The problem we had was that the lights in the basement were all on pull chain switches or just plugged into a wall socket. This meant turning everything on or plugging it in individually. The previous owners didn’t like this solution, so they simply kept the lights on in the basement 24/7! Thankfully, there weren’t a lot of lights down there. There were four 14W CFLs and two four foot flourescents which I’ve heard run at about 20W each. A little rough estimation shows that they were wasting around 70 kWh every month just from those four lights! Yikes. Obviously, something had to be done. That is where our story begins today.
So, we have all know a simple solution, right? One switch at the top of the stairs sounds like a great idea, doesn’t it? I thought so. So that is exactly what we did. Unfortunately, I’m not well versed in wiring so I can’t give even a descent explination of the actual wiring process. I can tell you what else we had to do though.
The first step was to mount the switch. Thankfully, there was even an electrical box at the top of the stairs already. Unfortunately, there were no wires running to it. So, we ended up using some wire molding to go up and over the doorway.
That all went great, but we also noticed that the top of the door hit the light if you opened it up far enough. So, we ended up moving the light over and up to get it out of the way too.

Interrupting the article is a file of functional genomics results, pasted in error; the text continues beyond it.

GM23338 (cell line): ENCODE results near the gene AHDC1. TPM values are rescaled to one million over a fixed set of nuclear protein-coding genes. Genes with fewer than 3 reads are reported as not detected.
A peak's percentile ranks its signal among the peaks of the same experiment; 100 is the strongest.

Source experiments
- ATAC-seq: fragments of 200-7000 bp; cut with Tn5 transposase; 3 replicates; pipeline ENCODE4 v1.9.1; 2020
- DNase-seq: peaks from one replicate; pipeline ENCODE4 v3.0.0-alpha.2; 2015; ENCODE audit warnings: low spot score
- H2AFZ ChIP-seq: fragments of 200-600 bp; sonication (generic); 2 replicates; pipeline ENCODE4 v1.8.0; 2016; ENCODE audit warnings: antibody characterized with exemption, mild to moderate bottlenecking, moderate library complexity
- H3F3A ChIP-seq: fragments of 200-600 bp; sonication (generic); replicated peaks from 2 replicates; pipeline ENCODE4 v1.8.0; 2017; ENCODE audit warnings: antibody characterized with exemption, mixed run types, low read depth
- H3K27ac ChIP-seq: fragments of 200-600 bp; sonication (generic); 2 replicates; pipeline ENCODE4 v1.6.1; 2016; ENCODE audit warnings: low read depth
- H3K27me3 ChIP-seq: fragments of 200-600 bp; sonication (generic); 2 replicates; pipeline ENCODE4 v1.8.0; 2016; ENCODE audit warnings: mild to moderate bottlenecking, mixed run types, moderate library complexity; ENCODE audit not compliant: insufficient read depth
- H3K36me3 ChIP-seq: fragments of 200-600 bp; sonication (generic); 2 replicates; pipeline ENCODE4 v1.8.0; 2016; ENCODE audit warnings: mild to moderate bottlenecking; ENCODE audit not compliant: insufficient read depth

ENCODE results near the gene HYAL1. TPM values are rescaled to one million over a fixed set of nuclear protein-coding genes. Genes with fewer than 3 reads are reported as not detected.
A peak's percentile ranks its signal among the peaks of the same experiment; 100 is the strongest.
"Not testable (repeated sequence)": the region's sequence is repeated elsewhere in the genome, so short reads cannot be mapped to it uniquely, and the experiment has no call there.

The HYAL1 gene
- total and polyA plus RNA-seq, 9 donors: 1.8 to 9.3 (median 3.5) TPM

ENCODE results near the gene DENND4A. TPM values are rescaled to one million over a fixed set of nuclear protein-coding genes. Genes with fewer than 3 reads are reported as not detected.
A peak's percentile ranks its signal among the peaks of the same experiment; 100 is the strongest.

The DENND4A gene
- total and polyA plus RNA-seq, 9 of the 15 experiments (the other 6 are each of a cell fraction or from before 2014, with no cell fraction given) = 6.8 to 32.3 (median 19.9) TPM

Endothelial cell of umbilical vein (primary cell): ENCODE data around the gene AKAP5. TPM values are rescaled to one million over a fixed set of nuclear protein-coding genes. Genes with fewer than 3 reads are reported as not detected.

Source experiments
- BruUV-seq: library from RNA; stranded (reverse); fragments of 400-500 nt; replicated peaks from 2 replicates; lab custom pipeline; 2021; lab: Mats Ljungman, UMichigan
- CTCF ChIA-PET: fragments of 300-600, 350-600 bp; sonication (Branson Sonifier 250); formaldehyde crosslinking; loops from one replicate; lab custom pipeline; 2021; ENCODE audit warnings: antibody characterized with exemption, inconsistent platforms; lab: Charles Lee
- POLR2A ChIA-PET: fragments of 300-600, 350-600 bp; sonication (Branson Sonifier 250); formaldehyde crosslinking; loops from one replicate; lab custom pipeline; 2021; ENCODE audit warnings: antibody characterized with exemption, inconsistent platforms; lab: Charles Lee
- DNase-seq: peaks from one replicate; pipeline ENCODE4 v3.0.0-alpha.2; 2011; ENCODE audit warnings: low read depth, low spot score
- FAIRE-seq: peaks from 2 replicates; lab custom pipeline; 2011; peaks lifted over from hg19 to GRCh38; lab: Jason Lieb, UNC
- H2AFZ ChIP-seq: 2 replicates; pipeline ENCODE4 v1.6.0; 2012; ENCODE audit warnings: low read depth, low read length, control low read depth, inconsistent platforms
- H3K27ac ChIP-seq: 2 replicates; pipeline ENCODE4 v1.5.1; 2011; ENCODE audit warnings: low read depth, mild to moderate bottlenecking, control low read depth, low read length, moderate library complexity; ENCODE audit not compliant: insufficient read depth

With the switch all tidied up and ready to go we continued down into the basement to wire up the rest of the lights to the switch. After doing the two on the one side of the basement we ran into another snag. The four foot flourescent tube light was not wired to anything, it was simply plugged into the wall. Being the master electrician that he is, my father in law simply ran out to his truck to grab a receptical, installed it in a junction box, and wired it in with the switch. Now the large tube light also works on the switch, brilliant!
So, a few hours of work and a few cheap materials and we’re done. The cost to me was a bit lower than average as I had some materials already laying around, and my father in law also provided some free of charge. I’m already reducing my carbon footprint, so that benefit started that fateful day. I also calculate that it will take just under four months to break even money wise. Sounds like a win win to me.
- (2) 5′ straight wire mold – $4.38 ea.
- (2) wire mold inside elbow – $3.68 ea.
- (1) wire mold flat elbow – $3.79
- (1) wire mold starter box – $5.89
- (1) wire mold conduit connector – $4.98
- 12 gauge wire – free
- switch – free
- switch wall plate – free
- receptical – free
- twist connectors – free
Energy savings: 70 kWh per month
Payback: ~3.7 months